Keeping it relevant: ReSoMe

Standing in a potential investor’s office years ago, it seemed like a joke to Shawna Tregunna when a man offered to buy her whole company right then and there.

In fact, she didn’t believe him. But two weeks later, she was signing up to have a new partner, mentor and investor with Timothy Kimber, the founder of the toy company PlaSmart.

That was the push her company needed to get its feet on the ground, and since then ReSoMe, short for Relevant Social Media, has been growing.

The company’s goal is to help other companies take full advantage of social media and build their digital branding and social engagement.

They’re ahead of the game as a company, they said, in a niche market with little to no competition.

The company is now coming to the end of its fourth year, and is gaining confidence. Between the second and third year running, they saw a 50% increase in revenues.

Before looking for investors, though, Tregunna was fueling and running the company on her own.

“Owning my own company is terrifying and exhilarating,” said Tregunna. “Every client who signs over a cheque is saying, ‘I believe in you.’”

It started when she won a contract with a company, which later asked her to set up their social media back when twitter was just getting started.

That was when she began charging for consulting about social media, and she quickly had two clients within a month asking for her help. At first, because she had a job that took up so much of her time, she said no.

Then a third potential client came along, convincing her to take the leap. She went back to the other two and suddenly had three clients all signed on.

From there, she realized the potential she had, left her job, and went looking for investors, where she found Kimber.

But Kimber hasn’t been her only mentor. Tregunna met Graeme Barlow, currently the CEO of Keshet Technologies Inc., early on as a client of ReSoMe. The two became friends, and Barlow has served as a peer mentor through the years, and become someone familiar with the business from the outside.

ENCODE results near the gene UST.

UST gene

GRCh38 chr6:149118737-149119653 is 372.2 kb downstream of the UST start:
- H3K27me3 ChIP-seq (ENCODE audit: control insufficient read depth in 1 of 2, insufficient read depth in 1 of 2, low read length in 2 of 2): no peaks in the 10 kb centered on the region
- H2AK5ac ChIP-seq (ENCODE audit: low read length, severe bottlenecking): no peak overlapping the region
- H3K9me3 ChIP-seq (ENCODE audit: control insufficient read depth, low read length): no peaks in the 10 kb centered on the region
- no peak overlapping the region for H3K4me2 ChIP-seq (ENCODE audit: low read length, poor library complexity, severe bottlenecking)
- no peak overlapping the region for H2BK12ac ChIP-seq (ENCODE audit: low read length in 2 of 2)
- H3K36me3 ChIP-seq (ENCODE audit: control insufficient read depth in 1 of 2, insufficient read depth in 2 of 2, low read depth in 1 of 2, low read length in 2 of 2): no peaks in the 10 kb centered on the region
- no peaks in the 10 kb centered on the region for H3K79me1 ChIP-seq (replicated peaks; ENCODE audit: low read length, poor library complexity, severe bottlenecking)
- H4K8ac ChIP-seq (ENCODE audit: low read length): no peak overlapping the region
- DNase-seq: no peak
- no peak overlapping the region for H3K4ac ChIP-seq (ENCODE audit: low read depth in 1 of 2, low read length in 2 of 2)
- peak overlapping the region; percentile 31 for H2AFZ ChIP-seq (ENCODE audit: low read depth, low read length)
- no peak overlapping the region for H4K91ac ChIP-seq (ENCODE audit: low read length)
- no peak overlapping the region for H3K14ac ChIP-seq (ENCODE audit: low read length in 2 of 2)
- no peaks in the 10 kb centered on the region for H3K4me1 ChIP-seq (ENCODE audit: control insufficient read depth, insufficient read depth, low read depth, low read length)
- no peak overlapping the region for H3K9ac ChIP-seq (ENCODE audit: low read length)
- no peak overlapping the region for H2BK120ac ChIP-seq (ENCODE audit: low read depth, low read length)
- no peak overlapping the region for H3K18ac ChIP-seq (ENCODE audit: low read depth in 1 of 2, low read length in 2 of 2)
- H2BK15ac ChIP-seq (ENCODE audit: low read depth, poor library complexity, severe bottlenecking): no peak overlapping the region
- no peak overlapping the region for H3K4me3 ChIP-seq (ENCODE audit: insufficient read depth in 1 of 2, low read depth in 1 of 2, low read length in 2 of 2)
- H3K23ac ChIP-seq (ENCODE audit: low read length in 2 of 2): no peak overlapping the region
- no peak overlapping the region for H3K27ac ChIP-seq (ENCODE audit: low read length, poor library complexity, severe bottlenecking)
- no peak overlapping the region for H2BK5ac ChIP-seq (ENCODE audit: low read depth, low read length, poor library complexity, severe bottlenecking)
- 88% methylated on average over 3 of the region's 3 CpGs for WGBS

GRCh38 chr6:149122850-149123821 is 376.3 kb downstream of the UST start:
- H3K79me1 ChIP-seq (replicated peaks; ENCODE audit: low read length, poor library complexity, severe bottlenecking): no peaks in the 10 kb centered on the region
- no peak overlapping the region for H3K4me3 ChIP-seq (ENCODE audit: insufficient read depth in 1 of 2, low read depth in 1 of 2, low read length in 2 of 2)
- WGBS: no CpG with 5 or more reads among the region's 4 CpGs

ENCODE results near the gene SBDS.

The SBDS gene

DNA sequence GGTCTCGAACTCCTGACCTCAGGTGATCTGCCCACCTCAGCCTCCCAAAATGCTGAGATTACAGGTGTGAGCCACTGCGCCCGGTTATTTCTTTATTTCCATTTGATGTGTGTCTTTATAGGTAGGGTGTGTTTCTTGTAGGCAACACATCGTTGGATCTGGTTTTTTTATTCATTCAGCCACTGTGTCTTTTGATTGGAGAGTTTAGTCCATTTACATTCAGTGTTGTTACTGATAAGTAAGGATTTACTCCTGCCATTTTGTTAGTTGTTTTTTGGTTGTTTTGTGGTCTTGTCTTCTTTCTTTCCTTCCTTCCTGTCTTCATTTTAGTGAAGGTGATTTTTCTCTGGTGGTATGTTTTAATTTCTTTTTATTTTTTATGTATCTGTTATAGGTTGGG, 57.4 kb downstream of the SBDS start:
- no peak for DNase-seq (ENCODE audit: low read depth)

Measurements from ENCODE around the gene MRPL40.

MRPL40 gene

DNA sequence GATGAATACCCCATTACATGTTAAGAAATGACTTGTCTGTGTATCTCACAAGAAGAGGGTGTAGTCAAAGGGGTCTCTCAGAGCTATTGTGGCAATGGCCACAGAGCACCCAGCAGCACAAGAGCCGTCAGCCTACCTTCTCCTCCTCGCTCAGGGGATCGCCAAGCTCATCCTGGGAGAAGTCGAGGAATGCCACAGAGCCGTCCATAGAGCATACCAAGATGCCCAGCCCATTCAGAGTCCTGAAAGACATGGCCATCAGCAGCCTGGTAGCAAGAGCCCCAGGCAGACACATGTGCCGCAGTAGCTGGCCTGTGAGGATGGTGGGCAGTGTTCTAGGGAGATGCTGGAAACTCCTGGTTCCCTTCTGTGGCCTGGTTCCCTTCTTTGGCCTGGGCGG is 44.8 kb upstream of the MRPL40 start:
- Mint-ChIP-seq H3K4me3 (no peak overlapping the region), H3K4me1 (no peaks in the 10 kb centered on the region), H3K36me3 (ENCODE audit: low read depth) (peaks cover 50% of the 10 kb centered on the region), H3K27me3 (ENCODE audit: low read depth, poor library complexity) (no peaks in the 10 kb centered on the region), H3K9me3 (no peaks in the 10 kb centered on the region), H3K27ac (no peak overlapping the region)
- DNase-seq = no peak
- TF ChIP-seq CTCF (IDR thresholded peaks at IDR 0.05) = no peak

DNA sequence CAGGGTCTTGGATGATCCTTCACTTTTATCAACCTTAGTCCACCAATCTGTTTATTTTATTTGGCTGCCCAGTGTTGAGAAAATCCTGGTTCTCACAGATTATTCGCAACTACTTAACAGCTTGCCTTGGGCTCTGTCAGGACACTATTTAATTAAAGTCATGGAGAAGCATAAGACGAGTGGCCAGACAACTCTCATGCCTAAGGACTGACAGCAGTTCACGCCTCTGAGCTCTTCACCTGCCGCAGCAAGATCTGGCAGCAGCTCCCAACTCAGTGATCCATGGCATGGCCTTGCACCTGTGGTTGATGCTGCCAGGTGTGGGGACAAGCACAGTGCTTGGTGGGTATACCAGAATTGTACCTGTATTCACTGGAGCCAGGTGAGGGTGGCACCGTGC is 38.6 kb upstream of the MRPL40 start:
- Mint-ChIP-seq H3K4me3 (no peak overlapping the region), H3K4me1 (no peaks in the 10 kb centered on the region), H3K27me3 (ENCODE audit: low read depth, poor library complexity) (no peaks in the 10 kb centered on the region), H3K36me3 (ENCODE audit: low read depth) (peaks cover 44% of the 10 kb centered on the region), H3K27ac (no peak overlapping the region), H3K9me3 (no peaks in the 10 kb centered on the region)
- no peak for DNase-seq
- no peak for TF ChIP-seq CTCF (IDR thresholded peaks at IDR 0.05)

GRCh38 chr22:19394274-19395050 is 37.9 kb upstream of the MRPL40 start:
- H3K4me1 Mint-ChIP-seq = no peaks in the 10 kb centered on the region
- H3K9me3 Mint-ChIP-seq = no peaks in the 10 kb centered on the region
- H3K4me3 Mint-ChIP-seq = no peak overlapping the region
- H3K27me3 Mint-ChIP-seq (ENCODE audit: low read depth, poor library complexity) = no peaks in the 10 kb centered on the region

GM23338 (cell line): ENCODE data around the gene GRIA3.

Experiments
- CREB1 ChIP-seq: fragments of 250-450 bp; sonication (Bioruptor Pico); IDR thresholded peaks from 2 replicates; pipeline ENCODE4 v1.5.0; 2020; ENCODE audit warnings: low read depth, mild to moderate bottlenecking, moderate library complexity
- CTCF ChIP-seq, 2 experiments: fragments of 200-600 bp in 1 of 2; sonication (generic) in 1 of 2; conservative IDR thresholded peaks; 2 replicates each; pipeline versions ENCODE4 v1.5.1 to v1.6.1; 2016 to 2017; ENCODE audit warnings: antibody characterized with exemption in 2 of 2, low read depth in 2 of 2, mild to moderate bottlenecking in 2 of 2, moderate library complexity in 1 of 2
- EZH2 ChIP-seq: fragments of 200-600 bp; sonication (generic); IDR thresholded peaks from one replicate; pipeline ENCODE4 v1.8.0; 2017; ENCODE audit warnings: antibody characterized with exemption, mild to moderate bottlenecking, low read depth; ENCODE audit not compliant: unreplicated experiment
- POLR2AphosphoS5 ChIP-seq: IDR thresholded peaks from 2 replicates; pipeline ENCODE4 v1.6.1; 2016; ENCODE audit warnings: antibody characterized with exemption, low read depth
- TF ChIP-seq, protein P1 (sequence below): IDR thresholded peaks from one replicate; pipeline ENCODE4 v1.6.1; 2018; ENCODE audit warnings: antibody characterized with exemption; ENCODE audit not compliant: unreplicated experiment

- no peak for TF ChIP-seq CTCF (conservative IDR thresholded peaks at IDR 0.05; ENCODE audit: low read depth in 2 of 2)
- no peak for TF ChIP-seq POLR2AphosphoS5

At first, Tregunna helped Barlow with his game development company RocketOwl by teaching them to manage their social engagement on social media.

Now, they meet about every three weeks to catch up and bounce ideas off one another. Barlow was the person who convinced Tregunna to increase her prices, telling her she wasn’t charging nearly enough.

And he was right. Before taking his advice, ReSoMe ran into some financial problems and learned the hard way that coffee doesn’t pay the bills.

“It’s really hard to find people that get it, but Shawna gets it. She gets the internet,” said Barlow. “She’s got the gift and knows how to connect to a community.”

The toughest obstacle Tregunna has had to overcome was finding the right staff for her team. And some of the worst advice Barlow has given to Tregunna was recommending a designer who just wasn’t right for her team. But Barlow says the two have grown together through adversity.

“She needs more of her. She needs to find the formula for replicating her essence,” said Barlow. “She’s one of my favourite people in the world.”

Tregunna has learned to begin training her employees across multiple areas rather than hiring more people to do the different jobs.

Now, ReSoMe plans to dedicate the coming year to building themselves up, so they can see a good 2016. They’re currently developing their own software to help clients format what they want to say for Hootsuite, a social media management device, giving them the advantage of cross posting on all social media without actually doing the work.

“I learned a lot in the last year,” said Tregunna. “We’re not at our peak yet.”


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